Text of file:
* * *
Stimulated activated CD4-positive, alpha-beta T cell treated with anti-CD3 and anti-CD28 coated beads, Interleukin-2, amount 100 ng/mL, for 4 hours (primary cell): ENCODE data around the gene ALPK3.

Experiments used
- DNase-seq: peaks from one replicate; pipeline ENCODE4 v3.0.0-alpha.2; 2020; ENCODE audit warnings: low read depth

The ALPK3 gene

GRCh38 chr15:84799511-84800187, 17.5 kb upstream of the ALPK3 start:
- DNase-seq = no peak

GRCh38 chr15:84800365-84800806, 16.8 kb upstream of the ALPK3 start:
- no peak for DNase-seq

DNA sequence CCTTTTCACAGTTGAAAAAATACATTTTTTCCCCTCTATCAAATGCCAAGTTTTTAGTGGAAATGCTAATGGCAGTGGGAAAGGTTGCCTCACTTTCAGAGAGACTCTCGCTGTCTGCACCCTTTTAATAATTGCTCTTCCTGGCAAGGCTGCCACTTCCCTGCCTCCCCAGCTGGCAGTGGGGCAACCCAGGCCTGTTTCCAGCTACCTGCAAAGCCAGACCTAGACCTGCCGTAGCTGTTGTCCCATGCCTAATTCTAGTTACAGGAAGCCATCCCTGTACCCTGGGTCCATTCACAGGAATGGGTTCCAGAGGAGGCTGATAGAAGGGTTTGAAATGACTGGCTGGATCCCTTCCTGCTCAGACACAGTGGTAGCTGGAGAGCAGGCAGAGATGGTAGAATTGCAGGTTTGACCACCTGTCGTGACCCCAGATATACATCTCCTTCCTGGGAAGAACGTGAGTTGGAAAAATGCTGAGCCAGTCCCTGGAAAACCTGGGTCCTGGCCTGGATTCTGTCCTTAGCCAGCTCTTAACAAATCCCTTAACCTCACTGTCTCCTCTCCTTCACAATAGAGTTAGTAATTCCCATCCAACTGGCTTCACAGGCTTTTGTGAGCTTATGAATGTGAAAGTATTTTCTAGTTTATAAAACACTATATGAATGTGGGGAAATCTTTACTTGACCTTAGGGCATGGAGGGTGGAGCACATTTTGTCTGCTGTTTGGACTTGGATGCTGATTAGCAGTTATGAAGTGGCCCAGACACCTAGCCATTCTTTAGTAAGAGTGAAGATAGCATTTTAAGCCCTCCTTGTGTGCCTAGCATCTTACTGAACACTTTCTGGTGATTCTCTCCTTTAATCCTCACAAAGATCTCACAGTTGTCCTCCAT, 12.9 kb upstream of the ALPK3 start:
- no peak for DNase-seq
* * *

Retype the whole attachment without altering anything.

Stimulated activated CD4-positive, alpha-beta T cell treated with anti-CD3 and anti-CD28 coated beads, Interleukin-2, amount 100 ng/mL, for 4 hours (primary cell): ENCODE data around the gene ALPK3.

Experiments used
- DNase-seq: peaks from one replicate; pipeline ENCODE4 v3.0.0-alpha.2; 2020; ENCODE audit warnings: low read depth

The ALPK3 gene

GRCh38 chr15:84799511-84800187, 17.5 kb upstream of the ALPK3 start:
- DNase-seq = no peak

GRCh38 chr15:84800365-84800806, 16.8 kb upstream of the ALPK3 start:
- no peak for DNase-seq

DNA sequence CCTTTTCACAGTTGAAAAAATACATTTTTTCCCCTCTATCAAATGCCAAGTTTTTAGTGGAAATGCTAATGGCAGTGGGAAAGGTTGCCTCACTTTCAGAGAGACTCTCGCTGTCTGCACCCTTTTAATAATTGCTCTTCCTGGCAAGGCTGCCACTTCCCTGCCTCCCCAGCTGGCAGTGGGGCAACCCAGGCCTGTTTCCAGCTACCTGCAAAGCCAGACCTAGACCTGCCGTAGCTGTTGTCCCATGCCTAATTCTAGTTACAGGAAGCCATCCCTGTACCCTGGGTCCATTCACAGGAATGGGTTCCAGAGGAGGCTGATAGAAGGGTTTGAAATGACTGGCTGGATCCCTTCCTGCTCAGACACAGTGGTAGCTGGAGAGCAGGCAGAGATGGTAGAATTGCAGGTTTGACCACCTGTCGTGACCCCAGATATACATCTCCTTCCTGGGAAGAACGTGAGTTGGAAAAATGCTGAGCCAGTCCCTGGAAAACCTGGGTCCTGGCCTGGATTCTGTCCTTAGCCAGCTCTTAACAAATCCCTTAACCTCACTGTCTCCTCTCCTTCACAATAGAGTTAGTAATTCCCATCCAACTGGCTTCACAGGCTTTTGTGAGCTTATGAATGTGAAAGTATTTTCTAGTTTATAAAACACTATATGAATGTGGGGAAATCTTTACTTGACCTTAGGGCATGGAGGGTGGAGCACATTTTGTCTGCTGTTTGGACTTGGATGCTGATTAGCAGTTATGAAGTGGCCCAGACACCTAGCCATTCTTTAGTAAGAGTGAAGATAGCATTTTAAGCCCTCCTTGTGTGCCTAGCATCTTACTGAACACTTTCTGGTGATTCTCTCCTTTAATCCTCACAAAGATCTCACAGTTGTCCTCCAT, 12.9 kb upstream of the ALPK3 start:
- no peak for DNase-seq